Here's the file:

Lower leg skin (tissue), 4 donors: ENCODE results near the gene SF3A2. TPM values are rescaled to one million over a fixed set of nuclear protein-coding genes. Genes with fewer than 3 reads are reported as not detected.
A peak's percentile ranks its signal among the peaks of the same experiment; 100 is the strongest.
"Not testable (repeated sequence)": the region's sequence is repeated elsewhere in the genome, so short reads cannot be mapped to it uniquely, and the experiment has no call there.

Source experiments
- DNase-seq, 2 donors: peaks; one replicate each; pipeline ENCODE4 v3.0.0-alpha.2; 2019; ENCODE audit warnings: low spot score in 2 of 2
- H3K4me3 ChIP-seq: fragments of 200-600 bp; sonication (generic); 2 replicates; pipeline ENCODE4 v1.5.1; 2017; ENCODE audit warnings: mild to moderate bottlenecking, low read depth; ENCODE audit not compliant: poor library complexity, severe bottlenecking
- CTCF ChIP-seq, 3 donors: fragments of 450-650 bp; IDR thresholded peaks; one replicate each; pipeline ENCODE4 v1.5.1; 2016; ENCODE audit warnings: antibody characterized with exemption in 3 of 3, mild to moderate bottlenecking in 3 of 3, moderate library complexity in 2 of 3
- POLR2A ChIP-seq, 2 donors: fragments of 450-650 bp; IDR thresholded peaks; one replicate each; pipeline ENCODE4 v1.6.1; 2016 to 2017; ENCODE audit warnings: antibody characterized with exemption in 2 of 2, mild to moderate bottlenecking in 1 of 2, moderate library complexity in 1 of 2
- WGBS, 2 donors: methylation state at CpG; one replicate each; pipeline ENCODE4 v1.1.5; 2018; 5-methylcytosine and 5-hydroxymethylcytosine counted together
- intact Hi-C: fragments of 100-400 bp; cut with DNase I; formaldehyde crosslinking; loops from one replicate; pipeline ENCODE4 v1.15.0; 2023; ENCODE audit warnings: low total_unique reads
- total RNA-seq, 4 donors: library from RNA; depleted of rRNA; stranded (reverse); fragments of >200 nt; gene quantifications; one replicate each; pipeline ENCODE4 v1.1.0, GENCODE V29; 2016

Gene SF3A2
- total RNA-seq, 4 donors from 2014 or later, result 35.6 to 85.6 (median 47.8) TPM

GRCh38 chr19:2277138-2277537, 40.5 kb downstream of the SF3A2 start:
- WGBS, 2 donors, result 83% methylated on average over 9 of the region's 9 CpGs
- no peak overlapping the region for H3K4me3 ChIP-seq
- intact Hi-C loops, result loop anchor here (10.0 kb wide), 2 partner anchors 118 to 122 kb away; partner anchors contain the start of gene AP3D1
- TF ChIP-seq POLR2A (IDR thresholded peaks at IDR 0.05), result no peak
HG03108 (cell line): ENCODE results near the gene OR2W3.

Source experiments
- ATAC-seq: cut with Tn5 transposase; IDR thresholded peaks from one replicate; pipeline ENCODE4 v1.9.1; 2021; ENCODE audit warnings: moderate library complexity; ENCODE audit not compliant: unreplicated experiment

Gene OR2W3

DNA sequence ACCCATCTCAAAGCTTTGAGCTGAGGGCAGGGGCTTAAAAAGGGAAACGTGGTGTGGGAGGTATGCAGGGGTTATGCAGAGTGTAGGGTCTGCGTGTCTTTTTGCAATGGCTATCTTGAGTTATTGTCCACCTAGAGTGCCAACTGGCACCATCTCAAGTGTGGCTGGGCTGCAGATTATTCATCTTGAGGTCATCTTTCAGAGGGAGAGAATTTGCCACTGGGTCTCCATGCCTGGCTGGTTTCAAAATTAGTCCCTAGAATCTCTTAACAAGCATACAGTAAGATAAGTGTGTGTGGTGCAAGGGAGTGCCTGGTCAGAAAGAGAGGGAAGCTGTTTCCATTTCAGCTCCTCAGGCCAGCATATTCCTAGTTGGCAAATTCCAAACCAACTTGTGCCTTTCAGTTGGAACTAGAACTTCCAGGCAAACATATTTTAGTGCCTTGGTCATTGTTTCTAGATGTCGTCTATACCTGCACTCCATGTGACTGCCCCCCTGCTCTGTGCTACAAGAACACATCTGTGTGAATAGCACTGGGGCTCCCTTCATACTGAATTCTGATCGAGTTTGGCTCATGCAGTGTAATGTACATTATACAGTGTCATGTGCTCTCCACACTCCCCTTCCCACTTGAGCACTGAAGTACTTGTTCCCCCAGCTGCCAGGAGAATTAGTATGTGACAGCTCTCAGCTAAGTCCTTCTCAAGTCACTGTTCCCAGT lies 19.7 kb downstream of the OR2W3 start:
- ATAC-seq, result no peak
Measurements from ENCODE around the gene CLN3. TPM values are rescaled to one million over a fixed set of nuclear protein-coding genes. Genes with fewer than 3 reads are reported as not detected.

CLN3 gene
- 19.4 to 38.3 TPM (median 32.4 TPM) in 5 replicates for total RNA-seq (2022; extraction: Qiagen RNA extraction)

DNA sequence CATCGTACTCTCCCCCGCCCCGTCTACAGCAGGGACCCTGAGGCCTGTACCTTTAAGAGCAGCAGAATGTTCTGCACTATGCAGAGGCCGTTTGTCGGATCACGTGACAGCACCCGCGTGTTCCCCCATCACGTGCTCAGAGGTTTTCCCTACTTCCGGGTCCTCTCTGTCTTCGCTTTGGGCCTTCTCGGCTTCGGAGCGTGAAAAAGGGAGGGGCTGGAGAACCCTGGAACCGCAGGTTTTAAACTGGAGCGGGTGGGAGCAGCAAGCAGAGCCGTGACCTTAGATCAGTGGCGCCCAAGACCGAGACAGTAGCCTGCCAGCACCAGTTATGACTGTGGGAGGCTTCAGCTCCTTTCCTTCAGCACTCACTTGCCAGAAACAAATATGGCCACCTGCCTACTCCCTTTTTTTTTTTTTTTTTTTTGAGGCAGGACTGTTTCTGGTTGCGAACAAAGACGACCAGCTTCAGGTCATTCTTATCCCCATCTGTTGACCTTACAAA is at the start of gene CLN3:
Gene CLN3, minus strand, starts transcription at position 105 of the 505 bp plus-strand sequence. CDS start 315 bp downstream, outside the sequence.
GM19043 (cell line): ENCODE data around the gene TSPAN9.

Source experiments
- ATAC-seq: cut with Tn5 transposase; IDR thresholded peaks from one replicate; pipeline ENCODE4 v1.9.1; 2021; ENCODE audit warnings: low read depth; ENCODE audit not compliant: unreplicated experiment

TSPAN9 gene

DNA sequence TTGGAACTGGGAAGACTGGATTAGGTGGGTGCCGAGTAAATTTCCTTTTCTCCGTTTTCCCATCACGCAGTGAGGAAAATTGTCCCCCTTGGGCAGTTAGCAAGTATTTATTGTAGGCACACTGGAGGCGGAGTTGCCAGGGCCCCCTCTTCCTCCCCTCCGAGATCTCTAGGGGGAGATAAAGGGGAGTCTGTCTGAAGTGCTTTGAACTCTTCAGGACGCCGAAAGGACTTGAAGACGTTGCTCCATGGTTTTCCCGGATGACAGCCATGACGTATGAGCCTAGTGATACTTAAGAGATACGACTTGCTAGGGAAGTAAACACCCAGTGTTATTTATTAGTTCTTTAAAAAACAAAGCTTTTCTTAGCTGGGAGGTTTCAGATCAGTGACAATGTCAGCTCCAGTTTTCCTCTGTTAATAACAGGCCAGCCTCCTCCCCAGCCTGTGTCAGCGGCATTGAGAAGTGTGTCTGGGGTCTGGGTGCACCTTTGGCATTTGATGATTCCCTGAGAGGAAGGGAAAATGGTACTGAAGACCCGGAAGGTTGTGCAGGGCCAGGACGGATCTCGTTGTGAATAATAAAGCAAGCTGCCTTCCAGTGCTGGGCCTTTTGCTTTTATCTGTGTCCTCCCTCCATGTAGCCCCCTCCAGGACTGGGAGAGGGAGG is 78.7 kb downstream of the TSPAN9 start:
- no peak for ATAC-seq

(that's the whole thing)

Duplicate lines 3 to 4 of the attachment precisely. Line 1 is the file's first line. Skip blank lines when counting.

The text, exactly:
"Not testable (repeated sequence)": the region's sequence is repeated elsewhere in the genome, so short reads cannot be mapped to it uniquely, and the experiment has no call there.

Source experiments